White House, Johnson close out Homeland Security negotiations holding up final funding deal


Top negotiators have locked in a bipartisan deal on full-year funding for the Department of Homeland Security, allowing congressional leaders to put the finishing touches on a broader spending agreement in the coming days, according to a source familiar with the talks.

A short stopgap funding patch could still be needed to head off a partial government shutdown at midnight Saturday morning for the Pentagon and many key non-defense agencies, since bill text is likely to take at least another day to finalize.

The fiscal 2024 accord on Homeland Security cash follows days of harried negotiations and a last-minute intervention from the White House over the weekend, with Biden administration officials rejecting a fallback plan that would have saddled the agency with stagnant funding through September. The White House had insisted that a year-long stopgap for DHS would prove detrimental to border security efforts, in anticipation of a migration surge this spring.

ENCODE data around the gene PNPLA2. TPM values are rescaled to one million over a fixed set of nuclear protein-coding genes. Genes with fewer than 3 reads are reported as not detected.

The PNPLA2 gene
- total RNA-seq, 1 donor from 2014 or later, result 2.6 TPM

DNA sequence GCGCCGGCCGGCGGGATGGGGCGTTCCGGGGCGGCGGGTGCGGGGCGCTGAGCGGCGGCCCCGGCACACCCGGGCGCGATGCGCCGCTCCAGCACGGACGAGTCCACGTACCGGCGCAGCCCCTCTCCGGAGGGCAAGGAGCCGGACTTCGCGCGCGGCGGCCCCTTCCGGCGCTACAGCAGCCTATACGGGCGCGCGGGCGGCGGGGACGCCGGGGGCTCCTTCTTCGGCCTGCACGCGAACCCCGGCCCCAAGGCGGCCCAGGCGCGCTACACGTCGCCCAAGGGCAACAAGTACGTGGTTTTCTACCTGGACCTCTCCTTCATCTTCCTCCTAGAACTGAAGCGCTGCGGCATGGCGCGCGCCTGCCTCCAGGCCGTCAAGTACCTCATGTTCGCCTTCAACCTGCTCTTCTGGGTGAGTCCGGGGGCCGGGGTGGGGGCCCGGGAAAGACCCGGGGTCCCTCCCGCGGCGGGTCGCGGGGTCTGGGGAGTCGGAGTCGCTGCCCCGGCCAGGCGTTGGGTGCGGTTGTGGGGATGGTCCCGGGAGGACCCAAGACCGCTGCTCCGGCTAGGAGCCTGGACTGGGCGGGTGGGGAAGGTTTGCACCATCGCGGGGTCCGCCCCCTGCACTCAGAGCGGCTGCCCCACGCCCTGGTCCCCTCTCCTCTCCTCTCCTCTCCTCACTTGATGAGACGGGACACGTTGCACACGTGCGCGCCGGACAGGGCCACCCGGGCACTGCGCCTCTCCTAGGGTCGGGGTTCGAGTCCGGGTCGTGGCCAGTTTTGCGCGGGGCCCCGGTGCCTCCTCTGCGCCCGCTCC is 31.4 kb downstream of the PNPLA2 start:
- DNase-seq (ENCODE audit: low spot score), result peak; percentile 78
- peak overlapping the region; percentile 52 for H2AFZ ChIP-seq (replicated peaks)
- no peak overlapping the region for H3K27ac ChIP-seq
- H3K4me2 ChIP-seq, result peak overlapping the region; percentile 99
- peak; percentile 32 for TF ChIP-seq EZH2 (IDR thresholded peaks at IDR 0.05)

The Homeland Security spending measure joins five other bills needed to fund about 70 percent of the federal government, including the military and major health programs, before a partial government shutdown hits Saturday after midnight. The eleventh hour negotiations over DHS, the most contentious of the spending bills, has pushed Congress perilously closer to that deadline.

Legislative text of the six-bill funding bundle is now expected late Tuesday or Wednesday, potentially teeing up a House vote on Friday at the earliest, if Speaker Mike Johnson adheres to a pledge to give Republicans 72 hours to review legislative text. Once the package passes the House, Senate leaders will need consent from all 100 senators to ensure speedy votes on the spending package. That task is already expected to be politically tricky, with Republicans likely to demand a swath of amendment votes on issues ranging from immigration to earmarks.

Besides budgets for the military and DHS, the package congressional leaders are aiming to clear for Biden’s signature in the coming days covers funding for health, education, housing and labor programs. It also includes funding for foreign operations, the IRS, congressional operations and the District of Columbia, along with the departments of State and Treasury.



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